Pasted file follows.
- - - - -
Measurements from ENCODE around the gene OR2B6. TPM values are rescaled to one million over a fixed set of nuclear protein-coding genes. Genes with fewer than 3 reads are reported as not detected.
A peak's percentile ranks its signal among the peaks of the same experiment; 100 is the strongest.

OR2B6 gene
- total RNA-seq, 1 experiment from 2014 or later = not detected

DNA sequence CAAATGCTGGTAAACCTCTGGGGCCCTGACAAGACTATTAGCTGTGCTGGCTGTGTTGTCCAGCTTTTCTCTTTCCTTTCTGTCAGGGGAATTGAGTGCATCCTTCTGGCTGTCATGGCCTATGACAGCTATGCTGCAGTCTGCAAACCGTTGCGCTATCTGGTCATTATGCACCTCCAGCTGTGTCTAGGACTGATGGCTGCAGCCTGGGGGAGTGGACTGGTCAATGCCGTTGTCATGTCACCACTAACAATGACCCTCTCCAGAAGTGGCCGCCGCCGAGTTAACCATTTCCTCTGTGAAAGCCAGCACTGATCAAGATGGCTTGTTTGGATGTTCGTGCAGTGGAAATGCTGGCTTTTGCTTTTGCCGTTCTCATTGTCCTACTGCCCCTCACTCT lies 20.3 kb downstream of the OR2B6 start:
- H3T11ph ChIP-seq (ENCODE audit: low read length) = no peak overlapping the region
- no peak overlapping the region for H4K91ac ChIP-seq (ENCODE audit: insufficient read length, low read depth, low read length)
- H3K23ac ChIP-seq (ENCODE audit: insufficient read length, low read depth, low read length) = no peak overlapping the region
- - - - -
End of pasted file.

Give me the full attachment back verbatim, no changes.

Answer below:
Measurements from ENCODE around the gene OR2B6. TPM values are rescaled to one million over a fixed set of nuclear protein-coding genes. Genes with fewer than 3 reads are reported as not detected.
A peak's percentile ranks its signal among the peaks of the same experiment; 100 is the strongest.

OR2B6 gene
- total RNA-seq, 1 experiment from 2014 or later = not detected

DNA sequence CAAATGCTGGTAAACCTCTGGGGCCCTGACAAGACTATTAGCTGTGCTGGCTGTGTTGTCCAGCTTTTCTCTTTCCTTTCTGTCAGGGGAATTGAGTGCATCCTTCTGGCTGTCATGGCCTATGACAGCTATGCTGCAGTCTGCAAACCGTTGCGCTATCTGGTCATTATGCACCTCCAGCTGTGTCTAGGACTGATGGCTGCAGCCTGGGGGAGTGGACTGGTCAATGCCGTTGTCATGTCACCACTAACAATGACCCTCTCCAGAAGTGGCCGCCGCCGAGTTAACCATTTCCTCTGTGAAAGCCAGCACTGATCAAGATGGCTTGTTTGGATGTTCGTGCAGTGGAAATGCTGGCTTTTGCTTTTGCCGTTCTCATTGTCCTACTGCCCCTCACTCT lies 20.3 kb downstream of the OR2B6 start:
- H3T11ph ChIP-seq (ENCODE audit: low read length) = no peak overlapping the region
- no peak overlapping the region for H4K91ac ChIP-seq (ENCODE audit: insufficient read length, low read depth, low read length)
- H3K23ac ChIP-seq (ENCODE audit: insufficient read length, low read depth, low read length) = no peak overlapping the region